A man who helped inspire a multimillion-dollar movement to help find a cure for ALS has died.
Pete Frates, 34, was one of the most recognizable faces of the ALS Ice Bucket Challenge, a viral sensation that swept the Internet in 2014 and raised more than $115 million for ALS research.
“Today Heaven received our angel: Peter Frates,” his family announced in a statement released by Boston College. He was 34 years old and died peacefully “after a heroic battle with ALS,” the statement said.
A former college baseball player — he was the captain of the Boston College baseball team during his senior year in 2006 and 2007 — Frates was diagnosed with ALS, or amyotrophic lateral sclerosis, in 2012.
ALS is a progressive neurodegenerative disease that affects nerve cells in the brain and the spinal cord.
In 2013 and 2014, Frates and two fellow Boston College alumni popularized what is now known as the ALS Ice Bucket Challenge, which involves dumping ice water on your head, making a donation to an ALS organization and challenging others to participate.
More than 17 million people did. The challenge raised $115 million during a two-month period in 2014, according to the ALS Association.
Frates gained celebrity
“We have never seen anything like this in the history of the disease,” said Barbara Newhouse, president and CEO of the ALS Association, in August 2014.
Countless celebrities around the world took part in the challenge, and in the process, Frates became somewhat of a celebrity himself.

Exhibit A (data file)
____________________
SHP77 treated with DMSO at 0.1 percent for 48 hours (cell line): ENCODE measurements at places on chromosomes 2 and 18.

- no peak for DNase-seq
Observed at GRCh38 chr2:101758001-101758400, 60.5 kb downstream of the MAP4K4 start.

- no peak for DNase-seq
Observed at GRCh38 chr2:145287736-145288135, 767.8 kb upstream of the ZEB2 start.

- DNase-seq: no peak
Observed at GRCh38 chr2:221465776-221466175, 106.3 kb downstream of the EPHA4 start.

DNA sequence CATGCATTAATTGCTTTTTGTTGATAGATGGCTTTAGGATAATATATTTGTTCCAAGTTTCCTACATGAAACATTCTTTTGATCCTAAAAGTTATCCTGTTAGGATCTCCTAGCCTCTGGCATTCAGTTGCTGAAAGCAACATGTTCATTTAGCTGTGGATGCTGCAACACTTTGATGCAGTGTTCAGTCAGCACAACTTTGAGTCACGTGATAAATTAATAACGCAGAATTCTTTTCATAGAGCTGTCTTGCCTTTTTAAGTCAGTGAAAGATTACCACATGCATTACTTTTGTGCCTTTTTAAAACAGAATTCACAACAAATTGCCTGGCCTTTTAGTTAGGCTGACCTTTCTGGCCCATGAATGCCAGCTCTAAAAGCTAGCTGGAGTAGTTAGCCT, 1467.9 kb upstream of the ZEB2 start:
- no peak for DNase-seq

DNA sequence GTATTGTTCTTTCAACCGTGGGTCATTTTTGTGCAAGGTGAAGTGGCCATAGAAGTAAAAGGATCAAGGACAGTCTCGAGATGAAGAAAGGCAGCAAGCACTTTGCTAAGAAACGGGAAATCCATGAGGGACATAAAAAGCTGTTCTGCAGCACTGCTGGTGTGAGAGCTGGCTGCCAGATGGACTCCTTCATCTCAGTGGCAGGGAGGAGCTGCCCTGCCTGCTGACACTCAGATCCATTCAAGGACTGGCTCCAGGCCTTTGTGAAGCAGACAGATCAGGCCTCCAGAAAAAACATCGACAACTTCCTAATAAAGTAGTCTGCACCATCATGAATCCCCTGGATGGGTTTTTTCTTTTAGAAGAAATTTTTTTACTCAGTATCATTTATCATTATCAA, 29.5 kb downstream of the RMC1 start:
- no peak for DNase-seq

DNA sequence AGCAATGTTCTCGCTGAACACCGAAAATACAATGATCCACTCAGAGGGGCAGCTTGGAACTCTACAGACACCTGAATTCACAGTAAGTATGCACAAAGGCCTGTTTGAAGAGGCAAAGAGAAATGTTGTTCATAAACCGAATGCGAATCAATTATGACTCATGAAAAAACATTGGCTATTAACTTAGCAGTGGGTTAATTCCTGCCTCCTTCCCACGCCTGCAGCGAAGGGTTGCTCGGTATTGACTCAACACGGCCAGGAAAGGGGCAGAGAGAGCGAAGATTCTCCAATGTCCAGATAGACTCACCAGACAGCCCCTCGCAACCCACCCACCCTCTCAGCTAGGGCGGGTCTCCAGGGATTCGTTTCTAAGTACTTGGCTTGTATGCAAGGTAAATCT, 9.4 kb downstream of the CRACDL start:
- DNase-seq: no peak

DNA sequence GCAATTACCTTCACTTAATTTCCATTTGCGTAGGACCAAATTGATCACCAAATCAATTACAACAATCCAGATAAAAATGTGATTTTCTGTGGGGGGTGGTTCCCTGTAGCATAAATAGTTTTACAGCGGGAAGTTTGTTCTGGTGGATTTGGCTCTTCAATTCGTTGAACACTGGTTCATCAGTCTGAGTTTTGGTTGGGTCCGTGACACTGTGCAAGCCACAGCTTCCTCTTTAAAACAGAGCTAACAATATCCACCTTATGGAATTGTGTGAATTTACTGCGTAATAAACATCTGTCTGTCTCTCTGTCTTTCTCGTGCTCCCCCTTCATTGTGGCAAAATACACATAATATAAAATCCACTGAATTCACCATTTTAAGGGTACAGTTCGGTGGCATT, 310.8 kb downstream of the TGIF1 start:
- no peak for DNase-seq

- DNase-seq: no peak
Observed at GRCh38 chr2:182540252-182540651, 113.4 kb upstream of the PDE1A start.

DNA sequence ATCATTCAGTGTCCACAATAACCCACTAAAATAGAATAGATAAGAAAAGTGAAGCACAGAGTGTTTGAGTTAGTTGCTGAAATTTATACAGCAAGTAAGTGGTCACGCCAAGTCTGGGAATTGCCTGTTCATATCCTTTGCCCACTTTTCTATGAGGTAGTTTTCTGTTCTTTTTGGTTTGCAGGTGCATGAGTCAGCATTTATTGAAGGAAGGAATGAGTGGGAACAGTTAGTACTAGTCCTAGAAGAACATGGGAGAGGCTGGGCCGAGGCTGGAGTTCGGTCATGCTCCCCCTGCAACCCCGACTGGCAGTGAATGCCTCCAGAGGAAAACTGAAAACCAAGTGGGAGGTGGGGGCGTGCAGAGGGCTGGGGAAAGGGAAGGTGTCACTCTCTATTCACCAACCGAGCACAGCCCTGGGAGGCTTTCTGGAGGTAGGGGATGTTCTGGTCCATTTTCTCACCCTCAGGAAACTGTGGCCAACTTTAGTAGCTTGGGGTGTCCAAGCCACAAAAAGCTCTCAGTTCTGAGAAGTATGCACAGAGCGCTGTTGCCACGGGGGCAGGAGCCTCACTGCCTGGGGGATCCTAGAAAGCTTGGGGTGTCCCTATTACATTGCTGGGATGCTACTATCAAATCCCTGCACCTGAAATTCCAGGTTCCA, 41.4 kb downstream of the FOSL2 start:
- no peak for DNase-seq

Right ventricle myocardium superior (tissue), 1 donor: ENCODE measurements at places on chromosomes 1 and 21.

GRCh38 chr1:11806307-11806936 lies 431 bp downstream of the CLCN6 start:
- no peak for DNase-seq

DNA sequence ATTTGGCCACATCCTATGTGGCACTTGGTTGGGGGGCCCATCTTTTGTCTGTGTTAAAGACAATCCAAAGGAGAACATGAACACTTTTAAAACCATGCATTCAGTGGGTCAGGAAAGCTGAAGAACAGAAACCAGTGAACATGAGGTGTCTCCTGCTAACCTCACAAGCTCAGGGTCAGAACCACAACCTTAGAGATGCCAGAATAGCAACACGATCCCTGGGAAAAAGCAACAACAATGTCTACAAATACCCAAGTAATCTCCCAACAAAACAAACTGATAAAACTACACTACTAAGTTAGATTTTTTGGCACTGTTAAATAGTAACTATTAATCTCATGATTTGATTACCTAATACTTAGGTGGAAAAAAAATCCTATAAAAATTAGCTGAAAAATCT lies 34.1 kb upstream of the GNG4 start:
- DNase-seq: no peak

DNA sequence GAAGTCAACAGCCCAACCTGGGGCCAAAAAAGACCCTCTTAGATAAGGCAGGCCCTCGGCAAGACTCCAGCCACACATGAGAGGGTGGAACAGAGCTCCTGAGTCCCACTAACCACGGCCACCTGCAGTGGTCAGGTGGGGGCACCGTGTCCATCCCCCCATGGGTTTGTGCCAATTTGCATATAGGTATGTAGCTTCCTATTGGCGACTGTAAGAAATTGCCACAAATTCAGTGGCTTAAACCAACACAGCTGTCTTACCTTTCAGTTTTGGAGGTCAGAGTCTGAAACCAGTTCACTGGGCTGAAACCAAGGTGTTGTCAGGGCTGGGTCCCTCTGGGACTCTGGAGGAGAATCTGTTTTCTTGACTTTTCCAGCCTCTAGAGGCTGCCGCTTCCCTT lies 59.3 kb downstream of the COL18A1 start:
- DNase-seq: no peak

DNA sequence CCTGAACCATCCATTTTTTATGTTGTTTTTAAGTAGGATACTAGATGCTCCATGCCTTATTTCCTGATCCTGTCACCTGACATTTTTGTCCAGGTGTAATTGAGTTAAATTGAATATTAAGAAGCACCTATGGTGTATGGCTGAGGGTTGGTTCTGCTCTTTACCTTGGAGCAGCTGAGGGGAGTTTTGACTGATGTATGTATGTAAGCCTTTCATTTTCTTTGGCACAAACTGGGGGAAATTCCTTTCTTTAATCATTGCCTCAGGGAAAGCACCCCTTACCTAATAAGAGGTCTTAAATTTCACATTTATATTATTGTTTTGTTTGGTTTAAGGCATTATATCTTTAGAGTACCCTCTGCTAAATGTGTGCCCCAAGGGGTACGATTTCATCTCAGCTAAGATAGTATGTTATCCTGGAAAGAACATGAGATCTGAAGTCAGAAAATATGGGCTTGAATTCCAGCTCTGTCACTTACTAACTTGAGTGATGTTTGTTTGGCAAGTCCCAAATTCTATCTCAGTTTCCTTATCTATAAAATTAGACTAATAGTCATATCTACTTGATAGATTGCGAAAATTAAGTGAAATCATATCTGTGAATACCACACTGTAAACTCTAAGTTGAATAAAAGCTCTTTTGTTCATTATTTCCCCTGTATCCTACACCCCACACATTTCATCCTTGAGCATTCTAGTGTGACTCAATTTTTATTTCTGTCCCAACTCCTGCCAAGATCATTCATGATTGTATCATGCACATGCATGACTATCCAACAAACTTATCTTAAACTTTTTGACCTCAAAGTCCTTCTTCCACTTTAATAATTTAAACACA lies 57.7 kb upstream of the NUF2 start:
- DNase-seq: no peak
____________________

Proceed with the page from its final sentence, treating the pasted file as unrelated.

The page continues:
In 2014, another founder of the Ice Bucket Challenge, Corey Griffin, died in a diving accident in Massachusetts.
Frates leaves behind a wife, Julia, a young daughter, Lucy, and a close-knit network of family and friends who call themselves Team Frate Train, which has continued to raise money for the cause.
“On behalf of Julie, Lucy, John, Nancy, Jennifer and Andrew, along with his extended family and multitude of friends, we ask that you celebrate Pete and the hope that he has given to so many by following his daily affirmation: Be passionate, be genuine, be hardworking and don’t ever be afraid to be great,” the family said.
They asked that anyone who wishes to extend an expression of sympathy donate to the Peter Frates Family Foundation, which aims to help ALS patients in the advanced stages of the disease stay at home.